G (Children): The difficulties that courts face when the parties are unrepresented
|Lord Justice Thorpe|
"The outcome of this appeal ... depends largely on the lamentable history of conflict between the appellant and the respondent both in their relationship and in the ensuing litigation." So begins Lord Justice Thorpe in his leading judgment. That litigation includes two previous hearings in the Court of Appeal and one in the House of Lords: see CG v CW & Anor (Children)  EWCA Civ 372 and Re G  UKHL 43.
The case involves a lesbian couple, CG and CW, who had two children (born to CG) by donor insemination: A, a girl born on the 2nd February 1999 and B, a girl born on the 25th June 2001. The relationship broke down in 2003 and CW commenced proceedings seeking shared residence and contact. Without going into the details of the subsequent litigation, a shared residence order was made and CW was to have contact. However, the arrangement broke down and CG sought to terminate contact. In December 2008 CW issued an application for residence and contact. The application was eventually heard in April this year, when the judge rejected CW's application, made a sole residence order in favour of CG, thereby depriving CW of parental responsibility, and made no specific order as to contact, thereby effectively terminating contact. CW appealed.
Lord Justice Thorpe set aside the variation of the shared residence order on the basis of procedural unfairness alone: there was no application for variation, CG had indicated in a statement that not only did she not seek a variation, she sought only the continuation of the status quo, the idea of a variation had only been raised three days before the trial by the guardian, and neither the guardian nor the judge seemed to consider CW's need for advice and protection as a litigant in person. "It is safe to assume," said Lord Justice Thorpe, "that, had she been represented, her counsel would have opposed the variation not only on grounds of substance but also on grounds of procedural unfairness." (He stated that, in cases where the parties are unrepresented, the children's guardian, as the only party with the benefit of legal advice and representation, "must also be vigilant to avoid procedural or other unfairness to one or other of the unrepresented parties.")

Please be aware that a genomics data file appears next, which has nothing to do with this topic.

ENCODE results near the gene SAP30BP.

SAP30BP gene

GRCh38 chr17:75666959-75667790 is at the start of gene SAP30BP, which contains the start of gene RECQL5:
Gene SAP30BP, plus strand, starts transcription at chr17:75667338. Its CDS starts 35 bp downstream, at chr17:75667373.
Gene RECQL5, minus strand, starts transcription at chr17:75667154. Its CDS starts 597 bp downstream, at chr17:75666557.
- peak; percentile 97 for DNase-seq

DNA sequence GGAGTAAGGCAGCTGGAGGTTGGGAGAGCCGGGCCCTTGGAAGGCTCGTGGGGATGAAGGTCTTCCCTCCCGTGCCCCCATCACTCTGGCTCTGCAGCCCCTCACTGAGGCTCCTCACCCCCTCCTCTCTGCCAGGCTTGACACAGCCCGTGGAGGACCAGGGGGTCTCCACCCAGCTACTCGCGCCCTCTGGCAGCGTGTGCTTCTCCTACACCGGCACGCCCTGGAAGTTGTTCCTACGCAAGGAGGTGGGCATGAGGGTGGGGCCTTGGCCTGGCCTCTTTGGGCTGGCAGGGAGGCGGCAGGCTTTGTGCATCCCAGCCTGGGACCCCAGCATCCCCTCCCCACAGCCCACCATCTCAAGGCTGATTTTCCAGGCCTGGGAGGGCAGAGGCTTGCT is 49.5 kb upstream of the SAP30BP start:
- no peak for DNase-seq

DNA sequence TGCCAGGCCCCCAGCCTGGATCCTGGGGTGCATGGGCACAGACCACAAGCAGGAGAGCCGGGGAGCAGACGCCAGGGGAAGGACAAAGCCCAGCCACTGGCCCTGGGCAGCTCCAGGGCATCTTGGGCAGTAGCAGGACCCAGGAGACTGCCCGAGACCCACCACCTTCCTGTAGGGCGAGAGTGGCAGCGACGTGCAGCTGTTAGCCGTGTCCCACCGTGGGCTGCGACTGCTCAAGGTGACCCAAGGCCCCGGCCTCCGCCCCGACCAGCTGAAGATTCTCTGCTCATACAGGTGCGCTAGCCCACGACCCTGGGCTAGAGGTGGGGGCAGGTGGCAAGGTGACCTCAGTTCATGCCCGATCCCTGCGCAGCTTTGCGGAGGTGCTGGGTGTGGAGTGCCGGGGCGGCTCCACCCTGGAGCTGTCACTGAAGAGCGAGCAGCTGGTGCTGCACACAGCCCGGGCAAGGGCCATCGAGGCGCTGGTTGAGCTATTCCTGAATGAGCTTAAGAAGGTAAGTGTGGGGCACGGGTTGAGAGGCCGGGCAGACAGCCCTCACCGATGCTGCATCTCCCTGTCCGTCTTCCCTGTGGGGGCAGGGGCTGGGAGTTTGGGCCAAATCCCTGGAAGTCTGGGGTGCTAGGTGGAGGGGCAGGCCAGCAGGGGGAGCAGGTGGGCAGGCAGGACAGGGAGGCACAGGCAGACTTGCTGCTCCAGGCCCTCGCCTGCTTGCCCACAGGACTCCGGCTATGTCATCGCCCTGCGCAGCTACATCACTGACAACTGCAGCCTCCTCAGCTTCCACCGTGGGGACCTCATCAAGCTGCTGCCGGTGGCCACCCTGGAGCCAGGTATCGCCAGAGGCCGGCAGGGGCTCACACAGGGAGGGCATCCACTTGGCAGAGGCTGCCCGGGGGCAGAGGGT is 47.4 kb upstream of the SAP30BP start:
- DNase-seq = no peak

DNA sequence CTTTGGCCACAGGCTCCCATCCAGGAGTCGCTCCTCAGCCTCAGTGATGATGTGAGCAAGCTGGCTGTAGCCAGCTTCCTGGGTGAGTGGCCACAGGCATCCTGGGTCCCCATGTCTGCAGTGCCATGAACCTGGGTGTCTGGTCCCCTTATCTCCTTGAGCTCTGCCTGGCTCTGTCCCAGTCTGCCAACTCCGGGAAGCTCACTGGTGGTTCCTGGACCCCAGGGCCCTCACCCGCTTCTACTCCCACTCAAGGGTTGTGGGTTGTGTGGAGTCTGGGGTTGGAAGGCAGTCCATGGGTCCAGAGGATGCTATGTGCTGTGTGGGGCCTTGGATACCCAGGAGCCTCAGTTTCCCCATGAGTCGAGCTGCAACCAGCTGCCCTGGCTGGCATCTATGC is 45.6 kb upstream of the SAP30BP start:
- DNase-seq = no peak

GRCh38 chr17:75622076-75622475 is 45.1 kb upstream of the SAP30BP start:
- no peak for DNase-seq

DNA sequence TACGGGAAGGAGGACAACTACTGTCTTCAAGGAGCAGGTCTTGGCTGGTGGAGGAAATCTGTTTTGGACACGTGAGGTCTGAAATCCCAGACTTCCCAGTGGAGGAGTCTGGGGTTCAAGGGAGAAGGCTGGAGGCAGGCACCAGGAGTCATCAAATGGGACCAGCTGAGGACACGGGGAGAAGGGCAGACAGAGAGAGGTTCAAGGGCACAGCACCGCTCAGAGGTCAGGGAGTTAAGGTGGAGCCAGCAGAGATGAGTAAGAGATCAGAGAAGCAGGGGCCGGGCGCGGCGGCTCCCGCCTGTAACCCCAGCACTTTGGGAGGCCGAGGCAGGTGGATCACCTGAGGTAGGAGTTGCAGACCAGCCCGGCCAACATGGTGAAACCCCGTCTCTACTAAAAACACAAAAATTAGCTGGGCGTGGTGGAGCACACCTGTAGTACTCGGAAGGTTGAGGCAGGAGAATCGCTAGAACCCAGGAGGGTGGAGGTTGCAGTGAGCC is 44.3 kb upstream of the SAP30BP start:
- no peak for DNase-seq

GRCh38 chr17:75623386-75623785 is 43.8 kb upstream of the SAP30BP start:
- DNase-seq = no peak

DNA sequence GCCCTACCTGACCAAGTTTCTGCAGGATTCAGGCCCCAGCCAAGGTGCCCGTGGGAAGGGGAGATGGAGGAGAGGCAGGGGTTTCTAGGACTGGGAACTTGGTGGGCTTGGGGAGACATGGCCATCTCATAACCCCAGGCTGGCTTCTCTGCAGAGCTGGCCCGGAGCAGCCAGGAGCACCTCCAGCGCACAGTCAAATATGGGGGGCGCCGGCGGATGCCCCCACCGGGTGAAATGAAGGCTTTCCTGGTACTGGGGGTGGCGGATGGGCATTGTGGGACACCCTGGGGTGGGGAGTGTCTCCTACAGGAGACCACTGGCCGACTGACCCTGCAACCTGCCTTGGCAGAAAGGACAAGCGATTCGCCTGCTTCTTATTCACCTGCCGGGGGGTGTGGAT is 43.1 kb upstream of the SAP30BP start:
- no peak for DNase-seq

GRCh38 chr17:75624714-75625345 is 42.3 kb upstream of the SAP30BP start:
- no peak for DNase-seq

As to contact, the judge relied upon the strongly stated views of the children. However, Lord Justice Thorpe stated (at paragraph 47 - my italics):
"Whilst the children's wishes were and remain a very important factor there is a danger in taking them too literally. First, their criticisms of CW have no objective foundations. She has always been a warm and loving parent who has never failed these children. Second, there is a clear mismatch between what the children say and how they behave. The guardian himself, observing without being observed, noted the warmth of the interaction between the children and CW which froze as soon as he made himself known ... Third, there is no doubt that the girls are well aware of their mother's antipathy to CW and to contact. A subtle but familiar strategy is for the primary carer to declare that it is for the children to decide, and they may go whenever they please, whilst at the same time projecting a clear message that she does not wish or expect them to go. In making any assessment the judge had to have regard to the assessment of all previously involved with the case, whether judges or social workers, that CG's determined intention was to ultimately estrange CW and her family from the children."He concluded that the judge had reached the wrong decision - the exercise of his discretion in accepting the guardian's recommendation to terminate litigation without any enforceable contact order was flawed because it was premature.
Accordingly, Lord Justice Thorpe allowed the appeal and remitted the application for retrial.
Lord Justice Lloyd and Lady Justice Black gave consenting judgments.